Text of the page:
13.05.11 — 16.09.11 ‘Sam Messenger & Larissa Nowicki — In the Great Process’

For the past five years, Man&Eve has been championing the work of Sam Messenger and Larissa Nowicki. We are delighted to present a survey of some of the key works that each artist has produced during this time.

There is a shared formal and chromatic vocabulary in the work of Sam Messenger and Larissa Nowicki, which is also defined by an emphasis upon line, grids, and fields of subtle color, that lends itself to a joint presentation of their work.

Depending on the modalities used, Messenger’s drawing resembles a weaving or an interlaced design. The works often take weeks or months to create, using meticulous manual processes that exclude technical assistance other than a ruler and a compass. This fact, together with the size and slow pace of the task, immediately bring to mind the making of Buddhist mandalas those geometric, symbolic representations of the universe intended to lift both their creators and viewers to higher meditative spheres to disconnect with the conscious state. As with Sol LeWitt, Messenger’s lines are drawn, often in their thousands, with the lightest, almost immaterial of touches. Nonetheless, the radiating, pulsating patterns created by numerous superimpositions endlessly belie the apparent flatness of the support.

This focus on the sensory, temporal and processual, together with the exploration of an ambiguous space is also found in Nowicki’s work. Nowicki’s sculptures and weavings are formed from the printed pages of books, sliced and intricately woven by hand to form new works which cannot be read in the traditional sense. The fragments of type and images used by Nowicki in her textual pieces imply the process of thought, reason and receiving of information, whilst the resultant loosely assembled grids and reductive forms invoke the vocabulary of minimalism. Yet, the work originates from her personal and emotional experiences and still retains small flaws and unmistakable traces of the artist’s hand. The densely woven grids of letters and words are punctuated randomly by blank squares, empty of print and highlighted as if to create silent and reflective moments within the noise of daily thought. These are works which finely balance their contradictions – order with disorder, imperfection with precision, and stability and control within moments of complete vulnerability.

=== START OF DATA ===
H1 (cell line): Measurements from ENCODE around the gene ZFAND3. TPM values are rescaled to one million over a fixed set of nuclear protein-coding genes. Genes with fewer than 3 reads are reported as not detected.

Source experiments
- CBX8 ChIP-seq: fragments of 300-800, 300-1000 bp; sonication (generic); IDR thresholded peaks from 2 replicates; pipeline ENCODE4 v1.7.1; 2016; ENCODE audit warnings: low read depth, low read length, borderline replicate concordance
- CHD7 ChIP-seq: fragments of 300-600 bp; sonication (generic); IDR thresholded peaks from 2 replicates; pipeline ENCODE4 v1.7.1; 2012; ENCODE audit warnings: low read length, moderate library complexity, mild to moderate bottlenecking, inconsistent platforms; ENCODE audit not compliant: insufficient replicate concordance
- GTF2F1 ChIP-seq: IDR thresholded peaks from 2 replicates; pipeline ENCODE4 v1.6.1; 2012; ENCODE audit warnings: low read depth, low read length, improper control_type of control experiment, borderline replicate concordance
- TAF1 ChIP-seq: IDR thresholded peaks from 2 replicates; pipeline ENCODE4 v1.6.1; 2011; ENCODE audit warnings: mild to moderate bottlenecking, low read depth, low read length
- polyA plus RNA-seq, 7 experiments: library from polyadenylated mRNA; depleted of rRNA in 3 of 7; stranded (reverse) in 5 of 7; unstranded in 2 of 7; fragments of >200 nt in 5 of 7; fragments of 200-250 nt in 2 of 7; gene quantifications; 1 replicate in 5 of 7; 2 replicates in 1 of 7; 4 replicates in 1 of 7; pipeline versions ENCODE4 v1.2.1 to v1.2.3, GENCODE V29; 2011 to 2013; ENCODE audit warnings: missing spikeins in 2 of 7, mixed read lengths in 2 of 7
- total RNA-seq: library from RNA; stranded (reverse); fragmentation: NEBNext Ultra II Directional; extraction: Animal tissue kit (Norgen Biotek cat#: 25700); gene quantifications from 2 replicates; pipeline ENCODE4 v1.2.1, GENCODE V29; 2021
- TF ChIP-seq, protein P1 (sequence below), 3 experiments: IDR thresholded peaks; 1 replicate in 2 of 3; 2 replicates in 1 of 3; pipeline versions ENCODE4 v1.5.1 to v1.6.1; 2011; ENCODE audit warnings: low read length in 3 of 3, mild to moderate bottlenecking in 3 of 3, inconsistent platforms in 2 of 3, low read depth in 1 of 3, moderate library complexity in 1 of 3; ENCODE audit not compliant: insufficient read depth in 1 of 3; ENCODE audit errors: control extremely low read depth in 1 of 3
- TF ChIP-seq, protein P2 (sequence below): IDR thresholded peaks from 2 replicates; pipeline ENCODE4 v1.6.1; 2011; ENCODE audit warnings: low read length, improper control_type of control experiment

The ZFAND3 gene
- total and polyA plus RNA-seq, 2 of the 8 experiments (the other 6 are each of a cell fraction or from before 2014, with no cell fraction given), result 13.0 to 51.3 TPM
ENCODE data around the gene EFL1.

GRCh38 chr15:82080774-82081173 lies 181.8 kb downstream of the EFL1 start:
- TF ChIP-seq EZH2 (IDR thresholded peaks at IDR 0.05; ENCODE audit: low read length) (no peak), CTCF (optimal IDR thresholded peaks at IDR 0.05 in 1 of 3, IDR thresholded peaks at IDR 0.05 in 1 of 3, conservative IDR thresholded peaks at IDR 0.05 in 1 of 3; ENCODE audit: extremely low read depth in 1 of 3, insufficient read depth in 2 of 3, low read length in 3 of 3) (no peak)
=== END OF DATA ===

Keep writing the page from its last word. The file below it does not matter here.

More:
Messenger and Nowicki both show considerable restraint in their work. Like artists such as Agnes Martin and Sol LeWitt before them, the subtle unobtrusiveness of their making serves to intensify, through contrast, the aesthetic feeling they arouse in attentive viewers, in those who allow themselves to be caught up in these visual systems.

Sam Messenger trained at Camberwell College of Art and at the Royal College of Art. Recent exhibitions include ‘Now What?’, Norton Museum of Art, Palm Beach (2011), ‘If you could Collaborate’, A Foundation, London (2010), ‘Contained Thoughts’, The Courtauld Institute of Art (2009) and ‘The Art of Lost Worlds’, The German Gymnasium, London (2009). Messenger was recently included in Marina Cashdan’s ‘Top Ten Emerging Artists of 2011’ in the Huffington Post.

Larissa Nowicki studied at Rhode Island School of Design and at the Royal College of Art, where she and Messenger were contemporaries. Recent exhibitions include ‘Origine(s)’ at Maison Particulière, Brussels’ (2011), ‘Dig Down in Time’, Man&Eve Project Space, London (2010), ‘Book Ends’, James Fuentes Gallery, NYC (2010), ‘Illiterature’, USA University Art Gallery, California State University, Chico, California (2010), ‘In Waiting’, Man&Eve (2009), ‘8 1/2 × 11 / A4’, James Fuentes Gallery, NY (2008), ‘RISD NYC Biennial’ 2008, Brooklyn, NY (2008). Notes to editors:The exhibition takes place at 2 Newburgh Street, London W1F 7RD.

Private viewings by invitation: 13th May, 14th June, 5th July, 6.30 – 8.30pm

At other times, the exhibition is open to the public by prior appointment. Please contact info@manandeve.co.uk to arrange a viewing.

In association with the exhibition, Man&Eve will publish an essay about the work of Sam Messenger by Matthieu Poirier, art critic, curator and lecturer in the History of Contemporary Art at the Sorbonne University in Paris.